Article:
The three men lined up across the front of the Brudenell stage are Sons of Bill. Quite literally, as it turns out, given that they are three bothers and have named their band after their family connection with their father. James Wilson, Sons of Bill’s lead vocalist and guitarist, stands centre stage. He is flanked by his two older brothers. Seated to his right is Abe on keys, whilst stood on his left is lead guitarist Sam. Both older brothers also provide what turn out to be the most impeccable harmony/backing vocals.
The three siblings are accompanied here by relatively new recruits Will Honaker and Harry Miree on their respective bass guitar and drums and judging by the permanent smiles on these two non-family members’ faces, they are more than happy to be out here with the Wilson brothers on their first-ever European tour.
The five musicians are now four dates into a tour that has been planned to promote the recent release of Sons of Bill’s fifth album, Oh God Ma’am, and as if to affirm this point the band immediately knock out four songs from the record on the bounce.
Just like the band itself, ‘Good Morning (They Can’t Break You Now)’, ‘Firebird ‘85’, ‘Green to Blue’, and the first single to be taken from the new album, ‘Believer/Pretender’ are incredibly fresh and alive. The sound that Sons of Bill capture on these new songs could easily be placed on a sonic spectrum that somehow connects R.E.M. and The War on Drugs, two other American bands who in their respective histories have managed to carefully balance thoughtful introspection with the most inspirational of all-out, guitar-fuelled cosmic assaults on the senses.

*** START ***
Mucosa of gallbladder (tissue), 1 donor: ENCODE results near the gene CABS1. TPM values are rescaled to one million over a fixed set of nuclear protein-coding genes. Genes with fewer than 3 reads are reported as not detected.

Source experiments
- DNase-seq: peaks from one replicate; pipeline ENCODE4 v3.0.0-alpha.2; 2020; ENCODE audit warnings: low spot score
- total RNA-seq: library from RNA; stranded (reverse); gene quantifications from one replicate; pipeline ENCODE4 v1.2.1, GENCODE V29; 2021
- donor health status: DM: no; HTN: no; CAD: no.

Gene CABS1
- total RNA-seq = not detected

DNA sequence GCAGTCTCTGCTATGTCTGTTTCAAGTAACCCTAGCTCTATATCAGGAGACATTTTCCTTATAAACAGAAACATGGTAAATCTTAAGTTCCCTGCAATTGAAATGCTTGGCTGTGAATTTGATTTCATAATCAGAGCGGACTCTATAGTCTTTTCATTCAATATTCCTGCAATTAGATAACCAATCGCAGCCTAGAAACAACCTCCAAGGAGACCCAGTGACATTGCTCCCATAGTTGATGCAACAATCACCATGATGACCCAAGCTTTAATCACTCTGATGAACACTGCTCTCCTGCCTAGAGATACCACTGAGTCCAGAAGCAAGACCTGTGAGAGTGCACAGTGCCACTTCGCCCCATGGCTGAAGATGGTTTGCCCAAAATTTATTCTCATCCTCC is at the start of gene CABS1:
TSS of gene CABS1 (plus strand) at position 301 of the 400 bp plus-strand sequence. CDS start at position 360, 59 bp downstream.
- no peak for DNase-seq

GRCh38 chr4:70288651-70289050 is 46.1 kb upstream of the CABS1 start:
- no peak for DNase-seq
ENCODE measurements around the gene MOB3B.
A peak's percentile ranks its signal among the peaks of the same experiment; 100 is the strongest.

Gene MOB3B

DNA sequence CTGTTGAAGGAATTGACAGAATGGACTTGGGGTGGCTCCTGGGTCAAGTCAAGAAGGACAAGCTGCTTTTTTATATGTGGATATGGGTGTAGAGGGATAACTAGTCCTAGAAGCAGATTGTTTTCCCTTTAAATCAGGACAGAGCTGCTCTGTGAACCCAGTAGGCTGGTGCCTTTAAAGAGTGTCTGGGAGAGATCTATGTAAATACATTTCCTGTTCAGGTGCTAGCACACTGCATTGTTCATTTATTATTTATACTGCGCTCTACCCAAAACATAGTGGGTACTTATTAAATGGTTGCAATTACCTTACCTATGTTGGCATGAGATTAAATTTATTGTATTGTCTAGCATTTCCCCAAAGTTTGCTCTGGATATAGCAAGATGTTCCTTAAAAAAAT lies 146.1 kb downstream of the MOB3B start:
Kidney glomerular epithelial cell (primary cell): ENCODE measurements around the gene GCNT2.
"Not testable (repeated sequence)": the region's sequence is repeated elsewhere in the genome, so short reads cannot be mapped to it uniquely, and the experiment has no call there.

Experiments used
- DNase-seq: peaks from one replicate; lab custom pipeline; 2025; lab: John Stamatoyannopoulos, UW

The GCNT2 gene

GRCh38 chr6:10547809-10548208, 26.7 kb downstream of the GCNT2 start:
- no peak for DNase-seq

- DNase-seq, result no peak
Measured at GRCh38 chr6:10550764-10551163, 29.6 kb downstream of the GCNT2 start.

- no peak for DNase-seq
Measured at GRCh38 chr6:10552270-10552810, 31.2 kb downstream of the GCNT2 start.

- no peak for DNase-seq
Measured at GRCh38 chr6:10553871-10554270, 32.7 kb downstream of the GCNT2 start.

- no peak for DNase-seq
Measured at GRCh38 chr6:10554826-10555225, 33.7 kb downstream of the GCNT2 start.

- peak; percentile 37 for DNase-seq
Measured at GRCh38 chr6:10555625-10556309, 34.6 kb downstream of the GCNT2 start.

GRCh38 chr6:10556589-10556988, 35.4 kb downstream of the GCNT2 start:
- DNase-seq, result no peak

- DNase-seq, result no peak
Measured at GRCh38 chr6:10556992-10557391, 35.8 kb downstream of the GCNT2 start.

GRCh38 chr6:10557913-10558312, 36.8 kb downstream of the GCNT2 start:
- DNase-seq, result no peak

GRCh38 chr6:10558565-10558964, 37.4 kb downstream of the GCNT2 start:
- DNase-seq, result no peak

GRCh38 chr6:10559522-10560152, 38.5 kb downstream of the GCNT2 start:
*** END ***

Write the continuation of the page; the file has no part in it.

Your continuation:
Another musical reference point for Sons of Bill is Big Star, the cult Memphis band whose classic line-up existed between 1971 and 1974 and whose impressive musical legacy still reverberates strongly down the years. They dedicate ‘Lost In The Cosmos’ (a song from their previous album, 2014’s Love and Logic) to original Big Star member Chris Bell. In it, and not for the first and most definitely not the last time tonight, Sam Wilson peels off a stunning guitar solo that just picks you up and carries you off to another, far more heavenly place.
Later, in what is a beautifully weighted set, Messrs Honaker and Miree leave the stage to allow the three brothers to perform a delightful ‘Fishing Song’ on their own. Sam Wilson then gets the opportunity to take over lead vocal duties for a suitably eloquent ‘Road to Canaan’ before the band invite principal support act and fellow Virginian Carl Anderson back onto the stage to join them for ‘Joey’s Arm’, a song taken from Sons of Bill’s second album, One Town Away.
A richly deserved encore sees Sons Of Bill tackle Iron Maiden’s ‘Wasted Years’ with what is a gorgeously stripped-back interpretation of the metal titans’ classic, before bidding a most fond farewell to Leeds with a gloriously plaintive ‘Virginia Calling’. It brings to a triumphant close an excellent show, one that has highlighted the purity of the band’s collective heart, their unfettered humility and great desire to make a strong musical and emotional connection with their audience.
Photos: Simon Godley
More photos from this show can be found HERE